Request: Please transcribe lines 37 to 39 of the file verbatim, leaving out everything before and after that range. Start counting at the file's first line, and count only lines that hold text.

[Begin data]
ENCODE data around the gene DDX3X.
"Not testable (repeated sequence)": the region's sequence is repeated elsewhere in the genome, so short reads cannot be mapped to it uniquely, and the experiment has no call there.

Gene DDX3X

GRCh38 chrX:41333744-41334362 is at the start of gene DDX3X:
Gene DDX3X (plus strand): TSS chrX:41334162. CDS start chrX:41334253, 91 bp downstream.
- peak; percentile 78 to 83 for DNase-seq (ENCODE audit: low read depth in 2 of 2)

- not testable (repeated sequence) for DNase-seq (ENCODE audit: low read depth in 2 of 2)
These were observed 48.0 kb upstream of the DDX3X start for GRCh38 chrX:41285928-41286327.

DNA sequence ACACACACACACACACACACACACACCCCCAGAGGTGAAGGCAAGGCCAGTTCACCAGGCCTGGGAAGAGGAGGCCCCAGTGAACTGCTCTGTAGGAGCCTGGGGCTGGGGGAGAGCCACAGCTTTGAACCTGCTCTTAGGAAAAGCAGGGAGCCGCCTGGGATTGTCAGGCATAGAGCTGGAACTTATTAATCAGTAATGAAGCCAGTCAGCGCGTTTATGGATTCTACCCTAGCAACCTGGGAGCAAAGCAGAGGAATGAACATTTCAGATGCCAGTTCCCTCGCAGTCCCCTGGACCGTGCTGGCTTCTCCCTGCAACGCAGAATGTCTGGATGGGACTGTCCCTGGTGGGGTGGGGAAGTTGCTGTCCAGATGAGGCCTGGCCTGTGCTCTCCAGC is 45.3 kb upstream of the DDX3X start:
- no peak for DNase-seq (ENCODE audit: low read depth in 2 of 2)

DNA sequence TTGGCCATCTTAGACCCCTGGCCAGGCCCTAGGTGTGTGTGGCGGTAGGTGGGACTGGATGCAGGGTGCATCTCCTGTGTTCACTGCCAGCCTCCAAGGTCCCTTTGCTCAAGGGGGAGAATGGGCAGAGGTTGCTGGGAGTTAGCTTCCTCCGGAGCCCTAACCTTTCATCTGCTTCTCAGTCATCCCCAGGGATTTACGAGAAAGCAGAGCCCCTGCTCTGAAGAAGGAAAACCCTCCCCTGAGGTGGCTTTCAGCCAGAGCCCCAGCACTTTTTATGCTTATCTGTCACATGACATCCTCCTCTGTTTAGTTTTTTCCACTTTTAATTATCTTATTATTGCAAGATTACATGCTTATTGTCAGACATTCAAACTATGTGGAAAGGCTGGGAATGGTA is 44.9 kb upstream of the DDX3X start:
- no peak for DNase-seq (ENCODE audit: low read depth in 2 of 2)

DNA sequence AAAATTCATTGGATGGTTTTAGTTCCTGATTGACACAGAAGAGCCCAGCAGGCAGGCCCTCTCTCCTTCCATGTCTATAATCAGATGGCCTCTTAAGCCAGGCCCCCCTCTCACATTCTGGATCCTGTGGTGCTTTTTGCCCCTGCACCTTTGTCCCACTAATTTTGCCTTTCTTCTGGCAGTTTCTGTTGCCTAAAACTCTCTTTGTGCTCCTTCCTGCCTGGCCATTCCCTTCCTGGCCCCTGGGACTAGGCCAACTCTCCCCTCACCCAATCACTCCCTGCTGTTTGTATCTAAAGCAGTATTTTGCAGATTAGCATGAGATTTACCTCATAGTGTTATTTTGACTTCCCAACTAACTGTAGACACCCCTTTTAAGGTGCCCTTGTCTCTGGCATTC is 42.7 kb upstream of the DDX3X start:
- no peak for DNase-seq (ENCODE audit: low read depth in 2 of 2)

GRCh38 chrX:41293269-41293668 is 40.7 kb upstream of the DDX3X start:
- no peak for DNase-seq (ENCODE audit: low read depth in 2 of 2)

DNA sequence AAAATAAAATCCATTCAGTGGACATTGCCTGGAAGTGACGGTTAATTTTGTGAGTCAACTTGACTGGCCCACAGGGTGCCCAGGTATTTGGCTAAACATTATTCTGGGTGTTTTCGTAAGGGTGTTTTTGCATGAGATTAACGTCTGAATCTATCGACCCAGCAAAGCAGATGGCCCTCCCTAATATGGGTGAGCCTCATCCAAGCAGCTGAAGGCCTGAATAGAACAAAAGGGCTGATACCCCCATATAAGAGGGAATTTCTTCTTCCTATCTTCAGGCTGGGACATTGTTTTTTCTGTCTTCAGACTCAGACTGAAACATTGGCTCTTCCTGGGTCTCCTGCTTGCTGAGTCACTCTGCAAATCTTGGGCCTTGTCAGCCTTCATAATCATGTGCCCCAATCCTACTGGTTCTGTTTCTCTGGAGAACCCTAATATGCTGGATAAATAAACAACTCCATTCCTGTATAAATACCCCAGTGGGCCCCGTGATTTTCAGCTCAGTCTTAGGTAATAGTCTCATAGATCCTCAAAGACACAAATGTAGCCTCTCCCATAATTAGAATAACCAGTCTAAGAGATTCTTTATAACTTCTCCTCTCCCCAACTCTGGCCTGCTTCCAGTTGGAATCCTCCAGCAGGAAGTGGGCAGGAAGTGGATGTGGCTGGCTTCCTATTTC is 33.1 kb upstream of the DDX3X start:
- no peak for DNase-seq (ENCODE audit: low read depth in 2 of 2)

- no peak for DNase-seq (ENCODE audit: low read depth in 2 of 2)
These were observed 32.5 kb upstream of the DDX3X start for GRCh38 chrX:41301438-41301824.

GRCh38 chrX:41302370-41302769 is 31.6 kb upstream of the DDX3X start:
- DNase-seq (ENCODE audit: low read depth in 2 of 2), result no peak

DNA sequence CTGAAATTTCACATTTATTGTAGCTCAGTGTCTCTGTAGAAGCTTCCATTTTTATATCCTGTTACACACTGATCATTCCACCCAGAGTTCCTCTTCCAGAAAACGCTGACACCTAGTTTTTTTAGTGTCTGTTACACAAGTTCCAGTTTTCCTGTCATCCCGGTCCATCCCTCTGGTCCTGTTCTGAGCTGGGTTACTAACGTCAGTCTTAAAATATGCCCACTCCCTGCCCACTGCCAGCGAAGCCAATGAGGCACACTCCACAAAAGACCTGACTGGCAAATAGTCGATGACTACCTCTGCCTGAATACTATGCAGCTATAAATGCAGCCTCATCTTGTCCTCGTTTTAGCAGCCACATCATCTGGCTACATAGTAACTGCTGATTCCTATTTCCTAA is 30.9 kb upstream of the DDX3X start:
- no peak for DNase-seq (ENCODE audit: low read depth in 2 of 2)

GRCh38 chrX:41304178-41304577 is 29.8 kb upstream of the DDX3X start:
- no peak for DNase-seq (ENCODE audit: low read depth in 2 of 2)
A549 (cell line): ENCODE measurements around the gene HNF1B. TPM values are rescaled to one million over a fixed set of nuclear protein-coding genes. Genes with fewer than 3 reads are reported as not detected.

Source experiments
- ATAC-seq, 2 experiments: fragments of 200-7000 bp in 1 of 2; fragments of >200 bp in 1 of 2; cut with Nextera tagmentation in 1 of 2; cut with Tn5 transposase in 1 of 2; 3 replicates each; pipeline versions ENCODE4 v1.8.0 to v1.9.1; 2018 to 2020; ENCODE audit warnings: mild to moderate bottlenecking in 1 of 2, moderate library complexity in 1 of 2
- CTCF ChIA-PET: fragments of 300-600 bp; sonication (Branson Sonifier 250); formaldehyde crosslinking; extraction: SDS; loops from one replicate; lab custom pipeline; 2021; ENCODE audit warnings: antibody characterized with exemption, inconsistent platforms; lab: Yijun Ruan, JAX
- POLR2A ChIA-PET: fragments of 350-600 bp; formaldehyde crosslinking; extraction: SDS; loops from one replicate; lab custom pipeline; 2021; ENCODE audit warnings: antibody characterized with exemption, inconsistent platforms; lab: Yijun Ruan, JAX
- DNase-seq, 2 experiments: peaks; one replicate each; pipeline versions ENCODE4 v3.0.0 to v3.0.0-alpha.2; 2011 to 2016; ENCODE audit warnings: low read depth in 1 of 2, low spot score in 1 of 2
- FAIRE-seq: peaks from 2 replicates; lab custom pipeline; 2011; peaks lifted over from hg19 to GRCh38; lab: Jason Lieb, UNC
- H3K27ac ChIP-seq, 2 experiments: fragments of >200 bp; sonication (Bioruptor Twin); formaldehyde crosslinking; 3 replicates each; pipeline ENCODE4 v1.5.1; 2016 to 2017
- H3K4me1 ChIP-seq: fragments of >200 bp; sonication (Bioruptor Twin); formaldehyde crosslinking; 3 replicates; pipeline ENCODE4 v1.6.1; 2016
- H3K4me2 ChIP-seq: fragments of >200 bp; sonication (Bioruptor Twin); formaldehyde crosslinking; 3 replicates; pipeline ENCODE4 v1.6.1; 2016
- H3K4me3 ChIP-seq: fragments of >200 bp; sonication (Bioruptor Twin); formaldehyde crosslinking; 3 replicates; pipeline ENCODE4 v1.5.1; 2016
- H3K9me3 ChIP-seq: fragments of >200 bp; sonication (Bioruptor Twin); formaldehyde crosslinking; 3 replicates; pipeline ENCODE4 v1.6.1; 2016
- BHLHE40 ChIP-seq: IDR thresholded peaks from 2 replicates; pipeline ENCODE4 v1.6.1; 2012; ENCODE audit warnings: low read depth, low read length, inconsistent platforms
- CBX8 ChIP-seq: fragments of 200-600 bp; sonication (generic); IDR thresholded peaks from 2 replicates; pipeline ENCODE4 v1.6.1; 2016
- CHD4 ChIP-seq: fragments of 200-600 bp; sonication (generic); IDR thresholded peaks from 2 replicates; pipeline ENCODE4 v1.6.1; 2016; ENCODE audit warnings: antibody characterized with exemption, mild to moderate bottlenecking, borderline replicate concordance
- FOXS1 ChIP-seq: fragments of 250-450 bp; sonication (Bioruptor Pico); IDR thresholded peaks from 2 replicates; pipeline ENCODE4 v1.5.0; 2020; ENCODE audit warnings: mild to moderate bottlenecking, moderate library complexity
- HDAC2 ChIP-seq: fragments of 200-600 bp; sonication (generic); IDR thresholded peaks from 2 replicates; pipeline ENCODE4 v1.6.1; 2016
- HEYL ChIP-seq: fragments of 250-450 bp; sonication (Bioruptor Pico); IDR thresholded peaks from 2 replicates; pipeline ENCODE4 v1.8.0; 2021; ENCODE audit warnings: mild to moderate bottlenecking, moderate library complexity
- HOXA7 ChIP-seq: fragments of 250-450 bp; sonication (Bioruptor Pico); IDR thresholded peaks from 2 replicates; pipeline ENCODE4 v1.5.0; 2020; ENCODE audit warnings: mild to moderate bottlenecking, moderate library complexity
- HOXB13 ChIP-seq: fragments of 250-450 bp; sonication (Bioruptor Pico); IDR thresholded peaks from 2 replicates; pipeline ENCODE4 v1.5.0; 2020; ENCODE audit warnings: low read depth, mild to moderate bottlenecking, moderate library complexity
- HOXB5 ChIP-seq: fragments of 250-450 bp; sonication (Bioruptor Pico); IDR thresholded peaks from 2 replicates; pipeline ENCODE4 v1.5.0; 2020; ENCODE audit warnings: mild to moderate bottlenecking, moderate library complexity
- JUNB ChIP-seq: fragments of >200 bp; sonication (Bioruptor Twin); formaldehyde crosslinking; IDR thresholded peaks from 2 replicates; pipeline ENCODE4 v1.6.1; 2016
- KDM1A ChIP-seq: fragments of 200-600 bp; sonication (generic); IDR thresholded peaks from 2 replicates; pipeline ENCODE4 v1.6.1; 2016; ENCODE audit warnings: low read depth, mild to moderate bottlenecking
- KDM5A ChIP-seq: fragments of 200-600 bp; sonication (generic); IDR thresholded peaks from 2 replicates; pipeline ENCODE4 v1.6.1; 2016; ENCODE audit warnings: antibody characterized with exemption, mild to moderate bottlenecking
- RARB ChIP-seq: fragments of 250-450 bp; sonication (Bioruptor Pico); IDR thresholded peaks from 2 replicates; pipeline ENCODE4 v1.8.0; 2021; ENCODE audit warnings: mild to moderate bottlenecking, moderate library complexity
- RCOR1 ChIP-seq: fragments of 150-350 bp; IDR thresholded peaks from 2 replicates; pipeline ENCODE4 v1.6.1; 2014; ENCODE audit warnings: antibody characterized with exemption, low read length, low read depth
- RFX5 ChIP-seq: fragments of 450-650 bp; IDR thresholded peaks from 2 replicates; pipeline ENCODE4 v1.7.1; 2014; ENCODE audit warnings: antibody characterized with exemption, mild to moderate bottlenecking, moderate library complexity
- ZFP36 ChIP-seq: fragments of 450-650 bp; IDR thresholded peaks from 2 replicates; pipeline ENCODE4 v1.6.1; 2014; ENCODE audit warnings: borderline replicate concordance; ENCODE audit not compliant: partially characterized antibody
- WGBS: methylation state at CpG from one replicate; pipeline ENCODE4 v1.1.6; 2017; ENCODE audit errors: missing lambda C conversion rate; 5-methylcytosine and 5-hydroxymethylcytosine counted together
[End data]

- H3K4me3 ChIP-seq: fragments of >200 bp; sonication (Bioruptor Twin); formaldehyde crosslinking; 3 replicates; pipeline ENCODE4 v1.5.1; 2016
- H3K9me3 ChIP-seq: fragments of >200 bp; sonication (Bioruptor Twin); formaldehyde crosslinking; 3 replicates; pipeline ENCODE4 v1.6.1; 2016
- BHLHE40 ChIP-seq: IDR thresholded peaks from 2 replicates; pipeline ENCODE4 v1.6.1; 2012; ENCODE audit warnings: low read depth, low read length, inconsistent platforms